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Plants and water loss (under the microscope)

About this lesson

Students will examine leaf samples to identify stomata and learn how different plants adapt to retain water.


Year level: 3, 4, 5, 6

Theme: Water and the natural environment


Learning objectives

Students can:
  • gain an understanding of how plants lose water through transpiration
  • examine leaf samples and identify how plants adapt to retain water
  • use a microscope to view adaptation characteristics and locate stomata in leaves.

Curriculum links

Science

  • Living things can be grouped on the basis of observable features and can be distinguished from non-living things ACSSU044
  • Living things, including plants and animals, depend on each other and the environment to survive ACSSU073
  • Living things have structural features and adaptations that help them to survive in their environment ACSSU043
  • The growth and survival of living things are affected by the physical conditions of their environment ACSSU094

Things you will need

  • Microscopes fact sheet
  • A variety of fresh leaf samples of plants from home or the school grounds (it is best to pick leaves mid-morning after exposure to sunlight, which opens their stomata, making them easier to see. Geranium leaves give a good result).
  • Scissors
  • Microscope
  • Plastic gloves

Lesson description

Discuss

  • Explain how a plant loses water through its leaves (transpiration).
  • Brainstorm some of the common features of leaves that help plants retain water (see teacher background for pointers).
  • Watch the video Transpiration (2:08).

Activity

  • In groups have students discuss the adaptation characteristics of the leaves in front of them. Draw and record observations. The follow questions may aid the discussion:
    • Does it feel furry or hairy? (E.g. lavender or geranium leaf)
    • Is it a small leaf? (E.g. Geraldton wax)
    • Is the surface of the leaf tough? (E.g. eucalypt)
    • Does it store water? (E.g. cactus leaf)
  • Students examine each leaf under the microscope and add any extra details.
  • Set the microscope on the maximum magnification (100X). Have students look at the underside of a geranium leaf. Can they find some stomata? (Students should see pinpricks of light on a darker background and each dot of light is a stoma).
  • Instruct students to move the leaf sample so that they can see the edge of the leaf. Are there any noticeable differences in the leaf edge? Try to explain why certain leaves display these adaptations (e.g. serrated edge versus smooth leaf hairs).
  • Students draw and describe what they see.
  • Examine other leaves under the microscope.

Reflect & summarise

  • What kind of adaptation characteristics did students observe on the various leaf types?
  • Did anyone identify stomata on the leaves? What did this look like?

Extension activities

  • Will transpiration in a plant be greatest on a warm, sunny day, a cold, damp day or at night?
  • Explain why only some of the water that rises up a plant from the roots escapes through the leaves.
  • Why is transpiration important to plants?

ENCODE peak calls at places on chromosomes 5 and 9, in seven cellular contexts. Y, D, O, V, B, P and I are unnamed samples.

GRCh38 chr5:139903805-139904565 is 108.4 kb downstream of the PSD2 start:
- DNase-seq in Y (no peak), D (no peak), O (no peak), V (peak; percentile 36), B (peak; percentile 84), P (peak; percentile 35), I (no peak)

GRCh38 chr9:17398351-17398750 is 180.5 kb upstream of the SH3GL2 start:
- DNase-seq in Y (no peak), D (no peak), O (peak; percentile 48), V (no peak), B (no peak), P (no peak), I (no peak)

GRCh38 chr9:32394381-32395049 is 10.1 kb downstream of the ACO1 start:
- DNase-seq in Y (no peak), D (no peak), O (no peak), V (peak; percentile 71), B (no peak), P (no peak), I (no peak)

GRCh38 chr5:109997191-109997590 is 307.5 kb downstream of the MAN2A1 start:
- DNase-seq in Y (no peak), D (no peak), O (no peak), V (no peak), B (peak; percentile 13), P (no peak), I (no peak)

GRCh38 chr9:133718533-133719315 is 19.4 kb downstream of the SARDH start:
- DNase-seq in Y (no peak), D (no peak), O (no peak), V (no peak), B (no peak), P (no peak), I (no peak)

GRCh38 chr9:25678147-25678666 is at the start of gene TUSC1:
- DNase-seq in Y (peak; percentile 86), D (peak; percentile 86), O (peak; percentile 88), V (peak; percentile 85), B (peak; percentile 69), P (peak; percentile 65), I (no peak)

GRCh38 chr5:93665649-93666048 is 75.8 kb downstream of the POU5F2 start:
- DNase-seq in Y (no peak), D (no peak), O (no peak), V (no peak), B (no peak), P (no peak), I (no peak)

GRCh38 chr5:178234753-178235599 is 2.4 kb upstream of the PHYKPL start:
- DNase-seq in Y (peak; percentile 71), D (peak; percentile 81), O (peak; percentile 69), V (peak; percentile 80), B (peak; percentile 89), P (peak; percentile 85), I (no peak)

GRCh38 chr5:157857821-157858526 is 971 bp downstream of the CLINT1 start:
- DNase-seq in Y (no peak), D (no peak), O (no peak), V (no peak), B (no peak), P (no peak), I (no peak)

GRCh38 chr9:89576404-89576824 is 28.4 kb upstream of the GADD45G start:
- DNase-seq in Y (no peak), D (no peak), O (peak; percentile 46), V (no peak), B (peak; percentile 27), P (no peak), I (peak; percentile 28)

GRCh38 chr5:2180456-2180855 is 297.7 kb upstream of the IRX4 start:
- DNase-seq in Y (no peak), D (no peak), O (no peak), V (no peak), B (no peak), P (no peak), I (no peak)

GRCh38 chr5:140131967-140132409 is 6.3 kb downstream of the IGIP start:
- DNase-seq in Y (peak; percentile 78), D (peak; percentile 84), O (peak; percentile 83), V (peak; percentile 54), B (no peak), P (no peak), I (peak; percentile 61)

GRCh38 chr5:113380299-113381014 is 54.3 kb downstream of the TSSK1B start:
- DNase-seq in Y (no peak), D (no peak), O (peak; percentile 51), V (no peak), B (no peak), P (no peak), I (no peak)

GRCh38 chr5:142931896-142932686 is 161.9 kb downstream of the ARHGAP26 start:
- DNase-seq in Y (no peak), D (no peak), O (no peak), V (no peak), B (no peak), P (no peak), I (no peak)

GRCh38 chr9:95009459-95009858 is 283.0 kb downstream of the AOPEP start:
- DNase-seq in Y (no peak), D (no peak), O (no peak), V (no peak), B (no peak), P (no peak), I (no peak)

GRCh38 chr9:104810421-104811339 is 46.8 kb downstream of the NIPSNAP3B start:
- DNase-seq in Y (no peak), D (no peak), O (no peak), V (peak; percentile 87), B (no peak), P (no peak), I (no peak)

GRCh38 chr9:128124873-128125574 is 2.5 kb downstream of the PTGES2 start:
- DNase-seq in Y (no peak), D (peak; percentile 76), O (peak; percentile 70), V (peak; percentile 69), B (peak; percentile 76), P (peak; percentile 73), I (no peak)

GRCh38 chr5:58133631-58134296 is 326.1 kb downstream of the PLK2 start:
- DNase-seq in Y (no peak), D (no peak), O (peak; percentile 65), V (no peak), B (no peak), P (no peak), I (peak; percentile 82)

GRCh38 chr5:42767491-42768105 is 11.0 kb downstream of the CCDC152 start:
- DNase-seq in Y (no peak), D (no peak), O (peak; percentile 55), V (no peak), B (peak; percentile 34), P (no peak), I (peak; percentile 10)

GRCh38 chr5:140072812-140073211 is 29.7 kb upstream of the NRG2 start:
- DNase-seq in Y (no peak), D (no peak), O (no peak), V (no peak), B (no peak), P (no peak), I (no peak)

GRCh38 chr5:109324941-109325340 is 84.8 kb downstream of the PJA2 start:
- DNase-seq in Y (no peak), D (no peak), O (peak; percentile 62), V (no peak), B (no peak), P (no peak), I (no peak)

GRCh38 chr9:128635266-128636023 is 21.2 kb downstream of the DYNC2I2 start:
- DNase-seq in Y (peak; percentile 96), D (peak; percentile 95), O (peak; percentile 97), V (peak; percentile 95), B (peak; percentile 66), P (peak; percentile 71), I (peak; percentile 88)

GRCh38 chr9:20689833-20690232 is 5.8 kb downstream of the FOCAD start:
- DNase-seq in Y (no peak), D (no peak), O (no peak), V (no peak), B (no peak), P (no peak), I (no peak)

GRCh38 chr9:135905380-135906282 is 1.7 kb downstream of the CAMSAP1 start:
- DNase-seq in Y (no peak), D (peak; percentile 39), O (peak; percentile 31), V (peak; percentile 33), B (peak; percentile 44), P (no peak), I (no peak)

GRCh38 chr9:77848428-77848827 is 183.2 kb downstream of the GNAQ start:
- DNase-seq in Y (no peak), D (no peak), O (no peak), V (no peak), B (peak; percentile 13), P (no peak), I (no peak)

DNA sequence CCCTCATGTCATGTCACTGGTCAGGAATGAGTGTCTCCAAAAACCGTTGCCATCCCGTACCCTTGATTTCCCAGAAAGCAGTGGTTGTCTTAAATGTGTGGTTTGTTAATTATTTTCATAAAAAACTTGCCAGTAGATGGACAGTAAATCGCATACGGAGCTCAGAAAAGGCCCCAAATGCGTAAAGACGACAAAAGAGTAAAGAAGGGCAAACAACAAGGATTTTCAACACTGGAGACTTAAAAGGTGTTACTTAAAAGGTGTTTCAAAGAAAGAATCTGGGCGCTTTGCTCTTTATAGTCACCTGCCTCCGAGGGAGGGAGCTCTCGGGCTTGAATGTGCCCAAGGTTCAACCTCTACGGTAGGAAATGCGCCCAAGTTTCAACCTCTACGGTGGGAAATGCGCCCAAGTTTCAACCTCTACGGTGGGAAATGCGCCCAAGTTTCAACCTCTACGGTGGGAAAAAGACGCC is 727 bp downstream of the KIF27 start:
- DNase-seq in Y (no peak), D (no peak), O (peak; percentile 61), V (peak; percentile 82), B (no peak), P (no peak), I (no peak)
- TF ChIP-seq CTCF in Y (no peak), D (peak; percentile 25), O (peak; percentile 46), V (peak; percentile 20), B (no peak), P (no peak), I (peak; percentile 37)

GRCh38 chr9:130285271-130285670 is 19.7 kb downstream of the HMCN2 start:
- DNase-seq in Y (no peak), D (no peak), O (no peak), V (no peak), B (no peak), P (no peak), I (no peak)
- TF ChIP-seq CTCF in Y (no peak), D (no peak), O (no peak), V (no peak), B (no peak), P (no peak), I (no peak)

• Describe a method of collecting clean drinking water that uses transpiration in plants. Draw and label a diagram to explain your method.

Teacher background information

What is transpiration?

A plant loses water vapour through its leaves in a process called transpiration. There are a number of factors that contribute to the amount of water a plant loses, these include:

  • Size of the plant
  • Type of plant – plants transpire at different rates depending on their ability to adapt to their surroundings (e.g. cacti in arid climate will save water and transpire less)
  • Temperature – transpiration increases as the temperature rises
  • Humidity – as humidity rises the transpiration rate drops (it is harder for water to evaporate in these conditions)
  • Wind speed – more movement in the air around a plant will cause a higher transpiration rate
  • Soil moisture – plants that lack water in the soil will deteriorate and as a result transpire less water \

The function of stomata

Water vapour escapes through tiny holes (pores) found primarily on the underside of leaves called stomata. The stoma (single pore) consists of cells known as guard cells. These cells are responsible for opening and closing the stomata, which provides plants with the ability to conserve water. Stomata also assist in allowing carbon dioxide and oxygen in and out – necessary for the process of photosynthesis.

Plant adaptations

All plants have different and distinct features that allow them to adapt and survive in certain environmental and climatic conditions. Leaves have many structures that help prevent water loss in plants and some of these include:

  • Small leaves – less evaporative surface per leaf. It also won’t get as hot as a large leaf which is likely to receive more sun exposure
  • Hairy leaves – insulate/ provide shade against heat, cold and dry wind, reflect sunlight
  • Thick, waxy layer – keeps plant cooler and therefore reducing loss of water
  • Succulent – help store water (e.g. cacti)

Did you know?

Stomata means mouth in Greek as it assists in the exchange between the internal and external environments of a plant.

Key vocabulary

  • Adaptation: A form or structure modified to fit a changed environment.
  • Stomata: Tiny openings in the epidermis of a plant (plant leaves) through which gases and water vapour pass.
  • Transpiration: The emission of water vapour from the leaves of plants.